Chapter 7: Drafting and Writing a Paper

Writing the First Draft

Writing the First Draft

Now you are ready to write your first draft. Remember to consistently refer to the following items:

  • The assignment guidelines and grading rubric.
  • Your thesis or main idea.
  • Your outline, including the connections that you have identified between the supporting ideas.
  • Any research that you have done for this paper.

How do you start writing? There are many ways. Staring at a blank page can be overwhelming, so it’s best to start with what you know. You will gain momentum just by having something written down as illustrated in Figure 7.2.

Comic of person crying with a blank page, then scribbling the word “the” in pretty letters followed by more writing.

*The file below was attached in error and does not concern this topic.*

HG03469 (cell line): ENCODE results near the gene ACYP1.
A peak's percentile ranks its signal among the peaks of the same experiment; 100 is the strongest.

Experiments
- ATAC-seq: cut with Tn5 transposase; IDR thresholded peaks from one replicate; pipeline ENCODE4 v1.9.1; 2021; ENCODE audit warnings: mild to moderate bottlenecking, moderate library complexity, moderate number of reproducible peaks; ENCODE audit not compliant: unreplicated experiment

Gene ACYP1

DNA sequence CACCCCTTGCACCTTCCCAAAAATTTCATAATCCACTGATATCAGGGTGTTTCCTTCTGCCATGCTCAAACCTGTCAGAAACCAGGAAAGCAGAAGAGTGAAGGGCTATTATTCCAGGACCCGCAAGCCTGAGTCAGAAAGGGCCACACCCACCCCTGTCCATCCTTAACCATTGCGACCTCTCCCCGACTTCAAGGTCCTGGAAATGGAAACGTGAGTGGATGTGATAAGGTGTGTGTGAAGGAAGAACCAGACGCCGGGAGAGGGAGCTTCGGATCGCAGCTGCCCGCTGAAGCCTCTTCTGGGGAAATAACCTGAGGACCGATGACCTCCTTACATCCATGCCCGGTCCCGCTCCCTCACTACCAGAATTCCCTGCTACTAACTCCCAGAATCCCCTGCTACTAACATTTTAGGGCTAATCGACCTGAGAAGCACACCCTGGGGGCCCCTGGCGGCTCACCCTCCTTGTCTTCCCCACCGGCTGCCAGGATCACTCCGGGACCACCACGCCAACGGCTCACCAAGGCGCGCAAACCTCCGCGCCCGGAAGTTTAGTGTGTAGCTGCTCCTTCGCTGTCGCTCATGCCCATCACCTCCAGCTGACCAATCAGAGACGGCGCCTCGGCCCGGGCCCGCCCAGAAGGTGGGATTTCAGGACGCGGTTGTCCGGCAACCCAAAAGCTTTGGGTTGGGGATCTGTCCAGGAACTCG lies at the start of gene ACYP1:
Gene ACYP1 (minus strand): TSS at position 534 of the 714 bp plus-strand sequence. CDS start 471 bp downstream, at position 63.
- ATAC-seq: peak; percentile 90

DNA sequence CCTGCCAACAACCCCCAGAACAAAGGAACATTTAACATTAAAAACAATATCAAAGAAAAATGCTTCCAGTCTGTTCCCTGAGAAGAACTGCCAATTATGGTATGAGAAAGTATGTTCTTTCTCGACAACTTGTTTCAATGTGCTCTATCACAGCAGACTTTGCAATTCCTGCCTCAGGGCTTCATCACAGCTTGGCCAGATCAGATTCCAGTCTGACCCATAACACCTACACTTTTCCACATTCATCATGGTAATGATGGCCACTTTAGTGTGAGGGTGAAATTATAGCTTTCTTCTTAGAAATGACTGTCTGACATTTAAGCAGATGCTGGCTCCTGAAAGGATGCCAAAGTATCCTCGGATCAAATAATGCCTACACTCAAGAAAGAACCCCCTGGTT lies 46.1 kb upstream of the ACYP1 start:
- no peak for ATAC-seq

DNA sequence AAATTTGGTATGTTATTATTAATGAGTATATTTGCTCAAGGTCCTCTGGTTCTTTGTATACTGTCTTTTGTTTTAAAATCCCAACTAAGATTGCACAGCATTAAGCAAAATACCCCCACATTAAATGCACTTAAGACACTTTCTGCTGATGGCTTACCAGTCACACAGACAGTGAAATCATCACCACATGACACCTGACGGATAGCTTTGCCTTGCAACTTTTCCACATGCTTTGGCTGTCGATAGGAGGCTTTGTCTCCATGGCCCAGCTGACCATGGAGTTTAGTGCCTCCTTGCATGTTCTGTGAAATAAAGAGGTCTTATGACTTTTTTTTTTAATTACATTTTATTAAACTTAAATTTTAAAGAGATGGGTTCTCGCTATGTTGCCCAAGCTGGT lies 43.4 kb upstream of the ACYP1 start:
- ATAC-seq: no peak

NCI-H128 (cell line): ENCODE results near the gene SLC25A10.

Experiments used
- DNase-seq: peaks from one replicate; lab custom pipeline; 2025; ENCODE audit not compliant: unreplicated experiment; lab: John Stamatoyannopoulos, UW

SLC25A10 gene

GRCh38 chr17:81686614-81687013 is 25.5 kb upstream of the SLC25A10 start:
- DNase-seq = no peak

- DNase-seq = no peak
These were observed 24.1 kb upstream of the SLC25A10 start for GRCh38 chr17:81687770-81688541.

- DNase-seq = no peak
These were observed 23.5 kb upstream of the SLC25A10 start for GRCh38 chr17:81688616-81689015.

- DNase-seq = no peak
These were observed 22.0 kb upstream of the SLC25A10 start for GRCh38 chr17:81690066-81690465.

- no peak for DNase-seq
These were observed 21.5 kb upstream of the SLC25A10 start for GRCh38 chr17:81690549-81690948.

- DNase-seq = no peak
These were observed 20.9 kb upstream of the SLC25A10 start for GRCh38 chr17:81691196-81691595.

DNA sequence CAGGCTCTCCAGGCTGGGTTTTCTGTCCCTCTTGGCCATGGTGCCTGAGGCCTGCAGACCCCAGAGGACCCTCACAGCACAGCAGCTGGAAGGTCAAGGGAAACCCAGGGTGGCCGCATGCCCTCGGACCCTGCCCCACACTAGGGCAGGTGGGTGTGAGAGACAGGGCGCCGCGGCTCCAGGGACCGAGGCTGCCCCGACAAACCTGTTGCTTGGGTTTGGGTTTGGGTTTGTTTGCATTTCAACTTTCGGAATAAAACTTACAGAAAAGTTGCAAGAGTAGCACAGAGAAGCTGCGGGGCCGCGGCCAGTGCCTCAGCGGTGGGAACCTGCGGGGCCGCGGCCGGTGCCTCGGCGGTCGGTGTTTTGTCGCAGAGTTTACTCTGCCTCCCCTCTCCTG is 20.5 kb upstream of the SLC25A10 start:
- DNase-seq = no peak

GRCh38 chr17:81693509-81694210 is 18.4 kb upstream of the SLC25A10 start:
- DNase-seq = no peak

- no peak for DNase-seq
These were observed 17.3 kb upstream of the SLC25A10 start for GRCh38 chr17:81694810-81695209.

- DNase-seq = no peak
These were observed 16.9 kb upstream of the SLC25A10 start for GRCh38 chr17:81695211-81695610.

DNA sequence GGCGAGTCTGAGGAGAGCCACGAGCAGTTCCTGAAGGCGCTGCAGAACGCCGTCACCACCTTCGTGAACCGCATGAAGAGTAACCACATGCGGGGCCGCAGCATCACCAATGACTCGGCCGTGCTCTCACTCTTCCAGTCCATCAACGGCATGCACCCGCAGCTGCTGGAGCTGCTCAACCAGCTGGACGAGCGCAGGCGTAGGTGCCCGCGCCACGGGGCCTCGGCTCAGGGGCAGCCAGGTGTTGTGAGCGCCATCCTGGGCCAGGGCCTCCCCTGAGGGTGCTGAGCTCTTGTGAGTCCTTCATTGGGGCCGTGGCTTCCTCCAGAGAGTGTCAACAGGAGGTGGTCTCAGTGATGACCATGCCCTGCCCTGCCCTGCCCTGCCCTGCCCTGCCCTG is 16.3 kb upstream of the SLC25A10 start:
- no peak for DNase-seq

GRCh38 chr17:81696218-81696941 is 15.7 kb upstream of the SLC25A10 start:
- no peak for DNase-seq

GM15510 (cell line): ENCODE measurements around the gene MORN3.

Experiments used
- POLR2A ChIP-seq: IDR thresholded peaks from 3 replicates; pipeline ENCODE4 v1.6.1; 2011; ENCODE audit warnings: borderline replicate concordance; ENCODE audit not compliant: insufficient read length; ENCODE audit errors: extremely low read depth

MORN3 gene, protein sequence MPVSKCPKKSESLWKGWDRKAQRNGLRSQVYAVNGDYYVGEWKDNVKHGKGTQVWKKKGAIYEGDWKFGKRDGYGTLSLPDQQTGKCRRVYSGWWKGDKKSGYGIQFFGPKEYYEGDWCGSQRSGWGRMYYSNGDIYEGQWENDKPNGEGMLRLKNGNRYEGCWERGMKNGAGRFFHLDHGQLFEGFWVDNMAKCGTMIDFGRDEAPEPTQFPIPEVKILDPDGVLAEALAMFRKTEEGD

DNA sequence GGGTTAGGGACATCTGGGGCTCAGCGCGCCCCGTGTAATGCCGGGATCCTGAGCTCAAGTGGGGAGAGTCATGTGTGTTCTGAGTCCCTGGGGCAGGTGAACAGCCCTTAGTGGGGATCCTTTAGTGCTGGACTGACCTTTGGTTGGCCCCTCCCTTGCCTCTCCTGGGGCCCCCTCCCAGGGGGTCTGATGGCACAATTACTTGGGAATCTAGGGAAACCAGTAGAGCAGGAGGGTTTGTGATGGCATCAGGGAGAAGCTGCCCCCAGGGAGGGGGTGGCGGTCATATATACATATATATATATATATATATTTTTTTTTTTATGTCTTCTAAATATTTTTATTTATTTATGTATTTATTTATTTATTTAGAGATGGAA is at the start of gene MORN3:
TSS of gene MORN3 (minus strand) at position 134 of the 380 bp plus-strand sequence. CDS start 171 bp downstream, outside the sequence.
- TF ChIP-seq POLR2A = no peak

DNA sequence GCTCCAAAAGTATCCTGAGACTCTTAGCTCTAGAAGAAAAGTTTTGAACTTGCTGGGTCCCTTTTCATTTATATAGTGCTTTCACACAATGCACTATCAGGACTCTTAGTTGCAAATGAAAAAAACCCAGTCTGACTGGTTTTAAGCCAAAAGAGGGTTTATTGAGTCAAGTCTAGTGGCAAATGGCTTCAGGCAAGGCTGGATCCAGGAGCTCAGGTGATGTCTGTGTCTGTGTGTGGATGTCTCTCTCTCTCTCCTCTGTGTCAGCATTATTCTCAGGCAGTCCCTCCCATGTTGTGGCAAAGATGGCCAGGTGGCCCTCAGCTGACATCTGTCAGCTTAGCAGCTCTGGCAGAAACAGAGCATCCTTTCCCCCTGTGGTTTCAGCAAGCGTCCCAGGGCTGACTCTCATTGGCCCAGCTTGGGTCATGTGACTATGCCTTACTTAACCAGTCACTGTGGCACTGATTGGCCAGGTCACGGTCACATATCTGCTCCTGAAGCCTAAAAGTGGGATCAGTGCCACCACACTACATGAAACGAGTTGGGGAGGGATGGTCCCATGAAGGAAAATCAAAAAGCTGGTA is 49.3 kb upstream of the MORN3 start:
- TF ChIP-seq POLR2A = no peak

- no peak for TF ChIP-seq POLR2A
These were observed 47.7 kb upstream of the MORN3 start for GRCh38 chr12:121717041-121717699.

Figure 7.2: Gaining momentum in writing

 

Some writers like to start by writing the introduction, because this sets the scene for the whole paper. Others prefer to write the introduction after they’ve completed a first draft. It doesn’t matter how you start. What is important is that you constantly have in mind your main idea or thesis statement as you write.

More to come on writing introductions and conclusions later in this chapter.

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The Scholarship of Writing in Nursing Education: 1st Canadian Edition by Jennifer Lapum, Oona St-Amant, Michelle Hughes, Andy Tan, Arina Bogdan, Frances Dimaranan, Rachel Frantzke, and Nada Savicevic is licensed under a Creative Commons Attribution-ShareAlike 4.0 International License, except where otherwise noted.

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